Short of erecting an enormous wall around your home, it's nearly impossible to stop a mudslide from damaging your home if your home is in the mudslide's path. But you can take precautions to ensure that your home has some coverage if a mudslide hits, and there are a number of ways you can keep your family safe.
If you live in a muslide-prone area of the country, you're right to feel inclined to purchase mudslide insurance. Unfortunately, the standard homeowners insurance does not cover mudslides. Some flood insurances will cover mudflows, which are different than mudslides. A mudflow is a byproduct of a flood—specifically flowing mud on the surface of normally dry land. A landslide or mudslide is different—usually caused by rains and collapsing hillsides.
Specific mudslide, landslide or "earth movement" policies do exist, but they can be hard to come by, especially if you live on a hillside or in an area prone to mudslides.
Landslides and Mudslides are extremely dangerous and powerful events, but even in the face of this powerful natural disaster there are still steps you can take as a homeowner to protect your home.
For starters, you can consult with a professional or contractor to install flexible pipe fittings, which can better resist breakage. This can help prevent gas and water leaks. Planting ground cover and installing retaining or deflection walls can also help prevent, divert or mitigate mudslide and landslide damage. Be mindful of the fact that diverting the flow of mud around your home and onto adjacent properties can make you liable for damages.
Look for Signs
The first indicator of a potential mudslide in your area would be incidents of past mudslides. If you're new to the area, find out if your home, neighborhood, street or town has ever experienced a mudslide.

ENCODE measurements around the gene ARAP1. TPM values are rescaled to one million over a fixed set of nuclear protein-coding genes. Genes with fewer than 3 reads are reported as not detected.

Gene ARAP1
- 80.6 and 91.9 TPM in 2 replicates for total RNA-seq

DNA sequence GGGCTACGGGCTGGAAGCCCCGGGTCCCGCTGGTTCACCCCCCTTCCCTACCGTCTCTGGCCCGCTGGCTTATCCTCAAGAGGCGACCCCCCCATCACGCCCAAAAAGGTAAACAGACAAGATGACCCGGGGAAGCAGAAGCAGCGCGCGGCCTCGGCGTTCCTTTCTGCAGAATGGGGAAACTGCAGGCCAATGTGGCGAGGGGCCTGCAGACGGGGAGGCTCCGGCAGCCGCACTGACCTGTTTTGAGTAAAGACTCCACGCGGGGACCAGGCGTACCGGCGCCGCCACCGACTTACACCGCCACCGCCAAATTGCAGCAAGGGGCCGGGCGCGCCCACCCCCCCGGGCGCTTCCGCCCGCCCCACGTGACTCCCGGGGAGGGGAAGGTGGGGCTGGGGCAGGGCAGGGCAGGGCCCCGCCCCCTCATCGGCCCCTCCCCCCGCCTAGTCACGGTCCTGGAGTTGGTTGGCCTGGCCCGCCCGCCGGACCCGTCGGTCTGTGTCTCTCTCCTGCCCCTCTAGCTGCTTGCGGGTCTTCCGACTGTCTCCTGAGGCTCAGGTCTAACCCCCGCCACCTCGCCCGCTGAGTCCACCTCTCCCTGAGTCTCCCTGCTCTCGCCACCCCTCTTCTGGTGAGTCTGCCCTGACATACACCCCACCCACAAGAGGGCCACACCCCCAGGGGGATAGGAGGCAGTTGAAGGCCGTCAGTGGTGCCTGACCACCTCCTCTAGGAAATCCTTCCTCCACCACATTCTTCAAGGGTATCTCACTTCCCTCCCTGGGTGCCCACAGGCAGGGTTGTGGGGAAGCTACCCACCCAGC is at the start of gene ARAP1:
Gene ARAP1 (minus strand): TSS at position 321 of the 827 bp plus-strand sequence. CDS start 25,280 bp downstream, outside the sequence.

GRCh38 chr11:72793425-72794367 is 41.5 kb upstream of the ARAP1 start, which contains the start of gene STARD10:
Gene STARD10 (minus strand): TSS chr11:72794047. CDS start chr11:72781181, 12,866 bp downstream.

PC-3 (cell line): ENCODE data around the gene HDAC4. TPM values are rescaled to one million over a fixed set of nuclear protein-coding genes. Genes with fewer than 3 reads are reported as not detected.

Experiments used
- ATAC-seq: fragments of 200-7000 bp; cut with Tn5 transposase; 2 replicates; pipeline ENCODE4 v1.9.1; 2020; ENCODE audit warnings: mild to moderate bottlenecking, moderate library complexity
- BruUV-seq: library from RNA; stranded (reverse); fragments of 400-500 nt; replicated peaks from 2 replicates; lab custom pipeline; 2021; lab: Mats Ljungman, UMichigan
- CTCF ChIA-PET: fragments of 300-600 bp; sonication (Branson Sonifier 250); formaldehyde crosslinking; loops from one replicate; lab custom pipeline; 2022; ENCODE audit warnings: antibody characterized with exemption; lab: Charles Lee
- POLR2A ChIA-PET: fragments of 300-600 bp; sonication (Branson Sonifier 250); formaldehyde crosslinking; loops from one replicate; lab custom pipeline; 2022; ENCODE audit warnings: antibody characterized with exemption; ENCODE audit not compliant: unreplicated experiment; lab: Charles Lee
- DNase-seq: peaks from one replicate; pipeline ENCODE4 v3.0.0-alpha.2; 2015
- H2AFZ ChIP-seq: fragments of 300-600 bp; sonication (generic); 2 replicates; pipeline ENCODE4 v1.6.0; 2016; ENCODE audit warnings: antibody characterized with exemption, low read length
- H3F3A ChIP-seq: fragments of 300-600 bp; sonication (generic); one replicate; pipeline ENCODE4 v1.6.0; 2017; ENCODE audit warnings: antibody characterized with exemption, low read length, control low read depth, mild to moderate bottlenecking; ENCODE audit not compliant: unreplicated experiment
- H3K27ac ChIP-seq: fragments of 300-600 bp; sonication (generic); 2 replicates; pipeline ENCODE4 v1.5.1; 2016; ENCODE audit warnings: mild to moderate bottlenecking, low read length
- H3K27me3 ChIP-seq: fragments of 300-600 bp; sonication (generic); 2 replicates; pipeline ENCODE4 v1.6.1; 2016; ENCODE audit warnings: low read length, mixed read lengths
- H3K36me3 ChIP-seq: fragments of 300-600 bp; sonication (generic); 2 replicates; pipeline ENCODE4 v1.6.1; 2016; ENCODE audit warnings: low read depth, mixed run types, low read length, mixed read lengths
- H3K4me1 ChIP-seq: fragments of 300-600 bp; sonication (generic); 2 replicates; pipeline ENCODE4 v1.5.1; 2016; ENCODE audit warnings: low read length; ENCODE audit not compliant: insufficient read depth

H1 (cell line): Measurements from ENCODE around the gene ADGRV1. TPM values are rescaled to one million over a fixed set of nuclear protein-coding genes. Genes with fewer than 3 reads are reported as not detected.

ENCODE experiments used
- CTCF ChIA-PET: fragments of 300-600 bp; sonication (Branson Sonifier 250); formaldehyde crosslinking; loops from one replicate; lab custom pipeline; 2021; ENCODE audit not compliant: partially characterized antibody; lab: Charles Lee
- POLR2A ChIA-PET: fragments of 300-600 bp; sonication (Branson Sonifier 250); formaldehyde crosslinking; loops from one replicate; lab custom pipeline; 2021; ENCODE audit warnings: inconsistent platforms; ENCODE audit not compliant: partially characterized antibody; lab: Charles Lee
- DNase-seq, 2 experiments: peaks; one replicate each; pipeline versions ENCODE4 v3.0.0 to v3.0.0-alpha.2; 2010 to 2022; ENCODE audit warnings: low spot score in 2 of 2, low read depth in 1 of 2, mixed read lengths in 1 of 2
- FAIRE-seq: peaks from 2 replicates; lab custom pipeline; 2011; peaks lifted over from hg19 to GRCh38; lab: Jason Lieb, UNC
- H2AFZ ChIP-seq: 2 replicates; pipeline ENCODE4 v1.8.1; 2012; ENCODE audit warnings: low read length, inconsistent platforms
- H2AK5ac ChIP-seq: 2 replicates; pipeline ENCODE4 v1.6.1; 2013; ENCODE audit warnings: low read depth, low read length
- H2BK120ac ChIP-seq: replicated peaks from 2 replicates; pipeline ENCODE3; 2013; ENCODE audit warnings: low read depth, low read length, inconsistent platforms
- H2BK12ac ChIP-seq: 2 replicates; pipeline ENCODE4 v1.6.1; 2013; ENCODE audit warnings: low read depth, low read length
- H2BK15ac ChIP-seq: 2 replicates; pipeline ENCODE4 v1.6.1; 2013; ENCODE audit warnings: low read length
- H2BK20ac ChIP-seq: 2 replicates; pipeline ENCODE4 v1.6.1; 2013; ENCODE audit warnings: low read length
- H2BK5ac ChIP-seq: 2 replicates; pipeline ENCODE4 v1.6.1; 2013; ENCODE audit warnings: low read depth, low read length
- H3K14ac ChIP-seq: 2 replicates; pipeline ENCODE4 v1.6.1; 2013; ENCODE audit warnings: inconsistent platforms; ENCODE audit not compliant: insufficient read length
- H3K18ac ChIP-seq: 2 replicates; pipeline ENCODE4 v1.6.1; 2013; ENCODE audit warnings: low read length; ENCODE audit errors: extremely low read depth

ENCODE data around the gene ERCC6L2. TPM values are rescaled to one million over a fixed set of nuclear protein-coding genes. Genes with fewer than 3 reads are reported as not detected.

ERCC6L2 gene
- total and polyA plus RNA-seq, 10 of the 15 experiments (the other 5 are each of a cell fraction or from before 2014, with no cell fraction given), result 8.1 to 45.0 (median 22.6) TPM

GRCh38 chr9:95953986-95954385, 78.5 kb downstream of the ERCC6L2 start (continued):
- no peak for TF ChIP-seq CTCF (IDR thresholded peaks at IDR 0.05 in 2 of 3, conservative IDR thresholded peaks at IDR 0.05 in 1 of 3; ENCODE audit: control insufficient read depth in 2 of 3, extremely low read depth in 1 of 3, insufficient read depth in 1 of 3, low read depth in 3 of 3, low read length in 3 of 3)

Pay close attention to the drainage near your home during and immediately after rainstorms. Here are some of the signs of a possible mudslide that you should look out for:
Soil moving away from the home or foundation
Fences, trees or other similar objects leaning abnormally
Doors and windows failing to close properly
Cracks, depressions or heaves in the yard, driveways or roads
Changes in water flow, especially when the water changes from clear to muddy
Sounds of moving debris like cracking telephone poles, house framing or trees
Protecting You and Your Family
The best way to protect yourself and your family form a mudslide or landslide is to have an emergency evacuation plan in place. Like any disaster preparedness, you'll want an emergency kit and emergency supplies on hand in case you have to evacuate quickly or if mudslides have cut off roadways and egress.
If you suspect that a mudslide or landslide is imminent in your area, get in touch immediately with emergency officials and alert them to the potential danger.
If you do evacuate your home and find yourself in a car, be extra alert and on the lookout for collapsed roads, mud flow and signs of debris. Never head towards an affected area as additional mudsliding and flooding could still occur.